“I doubt whether or not I will ever file another takings case in state court,” he said. “The state courts are required to follow the U.S. Supreme Court pronouncements on takings issues. There is no reason to go to state court.”

One issue that plaintiffs’ attorneys are eager to take before a federal court is ROGO point values.

In the Beyers case, the 3rd DCA accepted Marathon’s position that the points have financial worth and that a taking can be avoided by rendering them to a property owner. Presently, under a 2018 resolution, Monroe County values each ROGO point at $30,218.

But the Pacific Legal Foundation’s Miller said he’s not ready to acknowledge that the points have value. Miller also questioned the basis for the 3rd DCA’s ruling in the Collins case.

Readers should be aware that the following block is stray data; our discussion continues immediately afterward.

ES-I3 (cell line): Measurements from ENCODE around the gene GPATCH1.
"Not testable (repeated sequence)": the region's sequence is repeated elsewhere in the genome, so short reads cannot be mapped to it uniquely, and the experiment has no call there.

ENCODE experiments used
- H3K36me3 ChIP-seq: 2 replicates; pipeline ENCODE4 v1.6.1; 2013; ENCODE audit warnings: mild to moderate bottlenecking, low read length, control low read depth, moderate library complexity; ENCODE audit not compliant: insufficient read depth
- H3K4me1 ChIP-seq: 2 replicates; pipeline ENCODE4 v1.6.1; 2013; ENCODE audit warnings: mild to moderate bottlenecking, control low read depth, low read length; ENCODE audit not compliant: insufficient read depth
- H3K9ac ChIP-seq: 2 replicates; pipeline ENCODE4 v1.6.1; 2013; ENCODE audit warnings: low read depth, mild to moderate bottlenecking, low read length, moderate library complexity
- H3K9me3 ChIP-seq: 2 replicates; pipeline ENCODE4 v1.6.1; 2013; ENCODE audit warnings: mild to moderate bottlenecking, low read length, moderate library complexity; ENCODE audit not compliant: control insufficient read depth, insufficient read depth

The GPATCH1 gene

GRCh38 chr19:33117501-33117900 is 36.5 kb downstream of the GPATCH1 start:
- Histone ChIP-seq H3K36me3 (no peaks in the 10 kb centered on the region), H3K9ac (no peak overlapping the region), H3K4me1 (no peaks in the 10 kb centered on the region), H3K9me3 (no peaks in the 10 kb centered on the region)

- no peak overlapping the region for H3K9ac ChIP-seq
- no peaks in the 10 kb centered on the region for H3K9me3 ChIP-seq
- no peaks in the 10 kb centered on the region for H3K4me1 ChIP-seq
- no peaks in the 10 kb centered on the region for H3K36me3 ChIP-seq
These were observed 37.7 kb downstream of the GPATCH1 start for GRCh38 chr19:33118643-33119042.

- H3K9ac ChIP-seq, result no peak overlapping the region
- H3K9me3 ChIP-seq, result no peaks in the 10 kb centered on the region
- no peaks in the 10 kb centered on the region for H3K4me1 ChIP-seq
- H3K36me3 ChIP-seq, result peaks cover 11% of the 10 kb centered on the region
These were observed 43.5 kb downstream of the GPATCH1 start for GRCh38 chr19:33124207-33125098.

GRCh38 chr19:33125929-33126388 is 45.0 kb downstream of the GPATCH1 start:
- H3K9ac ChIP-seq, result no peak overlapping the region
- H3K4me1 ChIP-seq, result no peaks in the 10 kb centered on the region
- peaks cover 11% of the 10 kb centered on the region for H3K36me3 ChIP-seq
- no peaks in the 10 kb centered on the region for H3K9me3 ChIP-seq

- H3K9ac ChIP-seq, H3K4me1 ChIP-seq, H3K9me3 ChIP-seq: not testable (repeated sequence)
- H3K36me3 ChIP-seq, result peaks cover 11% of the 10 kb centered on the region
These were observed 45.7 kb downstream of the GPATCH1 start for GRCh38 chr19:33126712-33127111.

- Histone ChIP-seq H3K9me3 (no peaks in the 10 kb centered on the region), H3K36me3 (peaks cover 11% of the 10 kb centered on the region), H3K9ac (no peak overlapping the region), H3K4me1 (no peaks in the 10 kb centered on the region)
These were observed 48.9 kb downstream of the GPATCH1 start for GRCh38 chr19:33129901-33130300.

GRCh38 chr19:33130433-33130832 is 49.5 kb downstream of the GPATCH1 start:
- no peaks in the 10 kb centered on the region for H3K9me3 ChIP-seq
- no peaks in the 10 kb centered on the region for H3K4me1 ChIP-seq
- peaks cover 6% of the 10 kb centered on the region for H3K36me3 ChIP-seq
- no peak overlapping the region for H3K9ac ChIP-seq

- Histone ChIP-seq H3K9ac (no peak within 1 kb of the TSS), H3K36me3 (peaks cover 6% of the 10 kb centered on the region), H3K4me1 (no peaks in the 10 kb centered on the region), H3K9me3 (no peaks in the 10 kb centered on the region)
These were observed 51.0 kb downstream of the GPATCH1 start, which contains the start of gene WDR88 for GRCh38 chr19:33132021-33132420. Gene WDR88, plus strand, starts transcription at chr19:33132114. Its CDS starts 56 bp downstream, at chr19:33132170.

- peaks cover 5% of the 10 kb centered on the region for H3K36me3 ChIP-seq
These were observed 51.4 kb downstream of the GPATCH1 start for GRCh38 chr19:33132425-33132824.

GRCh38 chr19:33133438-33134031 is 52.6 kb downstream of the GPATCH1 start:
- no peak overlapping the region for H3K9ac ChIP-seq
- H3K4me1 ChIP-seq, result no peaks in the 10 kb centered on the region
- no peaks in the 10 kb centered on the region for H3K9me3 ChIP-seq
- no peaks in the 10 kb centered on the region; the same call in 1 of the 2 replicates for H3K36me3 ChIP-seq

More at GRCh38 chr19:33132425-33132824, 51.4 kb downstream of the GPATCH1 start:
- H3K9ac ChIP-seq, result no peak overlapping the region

“There’s a perception that if you don’t develop, you’ve lost your ability to develop forever more. That’s fairly preposterous,” he said.

An issue that does concern Shillinger (and other local Keys officials) is the prospect of reaching buildout for residential development. If buildout is reached, the situation, from a legal standpoint, will change, he said.

“The landscape will shift some, but it doesn’t shift entirely,” he said. “You have to look at what was a reasonable expectation for the property as well as the property owner’s efforts.”